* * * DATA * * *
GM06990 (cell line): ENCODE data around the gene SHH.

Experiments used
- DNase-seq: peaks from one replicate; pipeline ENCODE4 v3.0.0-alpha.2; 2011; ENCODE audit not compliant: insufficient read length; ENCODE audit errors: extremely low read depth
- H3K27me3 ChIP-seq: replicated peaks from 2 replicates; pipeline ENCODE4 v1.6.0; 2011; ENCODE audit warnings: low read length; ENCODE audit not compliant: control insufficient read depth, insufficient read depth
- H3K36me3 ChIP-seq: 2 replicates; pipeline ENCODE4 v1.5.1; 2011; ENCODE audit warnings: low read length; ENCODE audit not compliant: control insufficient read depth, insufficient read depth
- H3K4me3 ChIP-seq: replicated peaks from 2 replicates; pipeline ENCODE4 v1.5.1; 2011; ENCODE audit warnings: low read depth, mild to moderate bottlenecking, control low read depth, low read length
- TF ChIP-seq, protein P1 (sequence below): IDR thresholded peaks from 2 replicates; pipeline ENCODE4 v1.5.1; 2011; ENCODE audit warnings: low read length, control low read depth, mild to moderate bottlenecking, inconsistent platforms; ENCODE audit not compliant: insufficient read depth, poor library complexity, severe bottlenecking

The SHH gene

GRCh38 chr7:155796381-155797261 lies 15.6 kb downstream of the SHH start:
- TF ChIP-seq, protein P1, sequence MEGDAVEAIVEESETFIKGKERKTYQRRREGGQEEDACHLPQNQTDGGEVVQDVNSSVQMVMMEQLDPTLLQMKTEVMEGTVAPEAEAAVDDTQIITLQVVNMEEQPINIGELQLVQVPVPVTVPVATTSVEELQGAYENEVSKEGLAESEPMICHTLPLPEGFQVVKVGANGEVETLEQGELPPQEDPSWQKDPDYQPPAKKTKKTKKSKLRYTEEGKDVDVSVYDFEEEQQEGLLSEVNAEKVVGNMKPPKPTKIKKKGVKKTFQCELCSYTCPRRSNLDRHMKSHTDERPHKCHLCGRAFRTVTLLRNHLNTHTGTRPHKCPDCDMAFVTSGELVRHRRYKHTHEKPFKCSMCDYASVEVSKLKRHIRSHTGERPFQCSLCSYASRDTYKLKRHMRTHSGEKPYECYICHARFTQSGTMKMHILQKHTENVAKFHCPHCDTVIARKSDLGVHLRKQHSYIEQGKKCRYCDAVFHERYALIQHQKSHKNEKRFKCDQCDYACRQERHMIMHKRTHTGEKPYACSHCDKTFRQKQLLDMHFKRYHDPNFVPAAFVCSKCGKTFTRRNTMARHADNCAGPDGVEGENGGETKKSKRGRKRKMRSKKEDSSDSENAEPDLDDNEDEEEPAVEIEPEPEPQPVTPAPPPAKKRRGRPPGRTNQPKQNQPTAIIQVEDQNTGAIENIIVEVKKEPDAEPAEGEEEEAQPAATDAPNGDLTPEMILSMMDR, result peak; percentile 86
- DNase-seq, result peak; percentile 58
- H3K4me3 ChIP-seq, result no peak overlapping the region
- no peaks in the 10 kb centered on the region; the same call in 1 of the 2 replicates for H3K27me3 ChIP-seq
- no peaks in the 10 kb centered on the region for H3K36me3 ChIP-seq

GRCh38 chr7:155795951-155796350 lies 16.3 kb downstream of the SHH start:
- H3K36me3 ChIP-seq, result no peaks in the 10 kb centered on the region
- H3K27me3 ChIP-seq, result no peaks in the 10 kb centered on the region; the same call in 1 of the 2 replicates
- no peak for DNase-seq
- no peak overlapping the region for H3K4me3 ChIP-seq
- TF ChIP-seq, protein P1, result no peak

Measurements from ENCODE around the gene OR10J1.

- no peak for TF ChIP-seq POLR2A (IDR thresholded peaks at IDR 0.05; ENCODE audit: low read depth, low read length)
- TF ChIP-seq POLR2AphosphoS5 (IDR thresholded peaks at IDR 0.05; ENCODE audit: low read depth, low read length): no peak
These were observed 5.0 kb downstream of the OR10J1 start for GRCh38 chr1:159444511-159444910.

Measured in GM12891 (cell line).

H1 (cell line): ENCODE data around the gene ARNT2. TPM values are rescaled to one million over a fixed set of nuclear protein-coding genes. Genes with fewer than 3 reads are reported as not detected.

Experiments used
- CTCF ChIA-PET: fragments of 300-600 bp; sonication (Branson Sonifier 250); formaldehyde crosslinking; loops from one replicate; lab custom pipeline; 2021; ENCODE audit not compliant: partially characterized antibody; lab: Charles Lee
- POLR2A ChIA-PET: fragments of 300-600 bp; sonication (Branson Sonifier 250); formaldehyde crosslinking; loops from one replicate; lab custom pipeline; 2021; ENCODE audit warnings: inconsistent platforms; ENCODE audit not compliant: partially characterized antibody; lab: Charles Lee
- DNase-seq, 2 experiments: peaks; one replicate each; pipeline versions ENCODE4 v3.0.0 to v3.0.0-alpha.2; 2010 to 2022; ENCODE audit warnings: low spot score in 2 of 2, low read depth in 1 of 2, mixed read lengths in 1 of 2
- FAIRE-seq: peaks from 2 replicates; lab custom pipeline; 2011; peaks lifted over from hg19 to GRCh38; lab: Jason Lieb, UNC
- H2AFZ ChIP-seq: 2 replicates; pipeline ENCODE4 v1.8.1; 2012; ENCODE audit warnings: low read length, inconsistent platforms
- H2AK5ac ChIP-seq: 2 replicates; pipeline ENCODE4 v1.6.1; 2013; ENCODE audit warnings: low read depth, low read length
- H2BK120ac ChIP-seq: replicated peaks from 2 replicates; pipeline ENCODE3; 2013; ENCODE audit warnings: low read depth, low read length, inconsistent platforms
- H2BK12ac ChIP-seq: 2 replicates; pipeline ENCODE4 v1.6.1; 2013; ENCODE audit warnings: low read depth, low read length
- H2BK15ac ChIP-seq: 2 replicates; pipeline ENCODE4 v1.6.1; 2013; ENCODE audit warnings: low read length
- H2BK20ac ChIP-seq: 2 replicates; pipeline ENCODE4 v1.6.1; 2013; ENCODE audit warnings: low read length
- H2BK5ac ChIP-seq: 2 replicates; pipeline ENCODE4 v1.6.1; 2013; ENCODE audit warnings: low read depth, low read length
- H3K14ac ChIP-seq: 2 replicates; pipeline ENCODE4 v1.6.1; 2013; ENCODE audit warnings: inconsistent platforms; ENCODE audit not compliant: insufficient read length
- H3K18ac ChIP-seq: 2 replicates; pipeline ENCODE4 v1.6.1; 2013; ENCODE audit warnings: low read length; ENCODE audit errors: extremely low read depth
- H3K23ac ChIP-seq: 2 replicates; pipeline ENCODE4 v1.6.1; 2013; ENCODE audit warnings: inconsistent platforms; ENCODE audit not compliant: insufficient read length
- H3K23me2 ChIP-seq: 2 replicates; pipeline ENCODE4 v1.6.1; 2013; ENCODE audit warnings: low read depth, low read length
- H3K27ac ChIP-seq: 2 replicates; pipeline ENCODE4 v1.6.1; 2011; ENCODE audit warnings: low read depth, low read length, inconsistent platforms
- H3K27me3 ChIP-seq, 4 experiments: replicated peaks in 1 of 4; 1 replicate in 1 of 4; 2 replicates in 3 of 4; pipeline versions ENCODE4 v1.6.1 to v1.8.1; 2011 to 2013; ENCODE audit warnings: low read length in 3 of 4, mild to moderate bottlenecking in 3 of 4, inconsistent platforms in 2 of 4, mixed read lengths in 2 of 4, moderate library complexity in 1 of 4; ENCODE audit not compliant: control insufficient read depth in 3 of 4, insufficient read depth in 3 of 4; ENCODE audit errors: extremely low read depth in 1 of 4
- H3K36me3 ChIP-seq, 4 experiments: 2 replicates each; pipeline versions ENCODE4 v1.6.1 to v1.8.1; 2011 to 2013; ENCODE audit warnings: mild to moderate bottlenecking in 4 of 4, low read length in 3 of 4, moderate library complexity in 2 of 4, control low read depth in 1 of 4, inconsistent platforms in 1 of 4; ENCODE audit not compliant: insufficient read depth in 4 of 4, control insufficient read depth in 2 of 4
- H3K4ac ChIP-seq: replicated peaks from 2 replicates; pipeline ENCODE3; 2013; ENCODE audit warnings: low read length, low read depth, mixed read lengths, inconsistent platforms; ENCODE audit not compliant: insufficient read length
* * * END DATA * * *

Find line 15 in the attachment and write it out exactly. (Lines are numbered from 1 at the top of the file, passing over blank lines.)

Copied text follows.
GRCh38 chr7:155795951-155796350 lies 16.3 kb downstream of the SHH start: